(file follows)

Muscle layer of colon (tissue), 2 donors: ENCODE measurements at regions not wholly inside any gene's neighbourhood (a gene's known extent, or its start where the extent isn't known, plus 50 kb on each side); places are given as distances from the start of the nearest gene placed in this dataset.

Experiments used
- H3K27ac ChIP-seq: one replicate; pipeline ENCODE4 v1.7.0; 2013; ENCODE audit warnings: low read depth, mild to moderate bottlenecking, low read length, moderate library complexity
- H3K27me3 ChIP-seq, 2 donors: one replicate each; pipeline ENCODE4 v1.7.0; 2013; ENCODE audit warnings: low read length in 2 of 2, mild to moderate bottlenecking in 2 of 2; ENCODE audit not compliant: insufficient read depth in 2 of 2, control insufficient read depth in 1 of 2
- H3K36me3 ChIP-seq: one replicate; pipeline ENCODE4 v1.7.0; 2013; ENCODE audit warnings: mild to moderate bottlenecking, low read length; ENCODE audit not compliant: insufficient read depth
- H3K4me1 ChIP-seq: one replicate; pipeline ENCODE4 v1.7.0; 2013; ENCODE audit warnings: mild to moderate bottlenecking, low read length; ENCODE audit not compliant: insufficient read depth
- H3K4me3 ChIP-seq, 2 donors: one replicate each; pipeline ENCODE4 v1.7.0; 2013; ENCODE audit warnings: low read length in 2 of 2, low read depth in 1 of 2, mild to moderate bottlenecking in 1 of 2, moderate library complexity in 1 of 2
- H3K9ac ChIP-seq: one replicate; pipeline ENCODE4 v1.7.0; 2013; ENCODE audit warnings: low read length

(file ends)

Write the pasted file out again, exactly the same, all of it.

Muscle layer of colon (tissue), 2 donors: ENCODE measurements at regions not wholly inside any gene's neighbourhood (a gene's known extent, or its start where the extent isn't known, plus 50 kb on each side); places are given as distances from the start of the nearest gene placed in this dataset.

Experiments used
- H3K27ac ChIP-seq: one replicate; pipeline ENCODE4 v1.7.0; 2013; ENCODE audit warnings: low read depth, mild to moderate bottlenecking, low read length, moderate library complexity
- H3K27me3 ChIP-seq, 2 donors: one replicate each; pipeline ENCODE4 v1.7.0; 2013; ENCODE audit warnings: low read length in 2 of 2, mild to moderate bottlenecking in 2 of 2; ENCODE audit not compliant: insufficient read depth in 2 of 2, control insufficient read depth in 1 of 2
- H3K36me3 ChIP-seq: one replicate; pipeline ENCODE4 v1.7.0; 2013; ENCODE audit warnings: mild to moderate bottlenecking, low read length; ENCODE audit not compliant: insufficient read depth
- H3K4me1 ChIP-seq: one replicate; pipeline ENCODE4 v1.7.0; 2013; ENCODE audit warnings: mild to moderate bottlenecking, low read length; ENCODE audit not compliant: insufficient read depth
- H3K4me3 ChIP-seq, 2 donors: one replicate each; pipeline ENCODE4 v1.7.0; 2013; ENCODE audit warnings: low read length in 2 of 2, low read depth in 1 of 2, mild to moderate bottlenecking in 1 of 2, moderate library complexity in 1 of 2
- H3K9ac ChIP-seq: one replicate; pipeline ENCODE4 v1.7.0; 2013; ENCODE audit warnings: low read length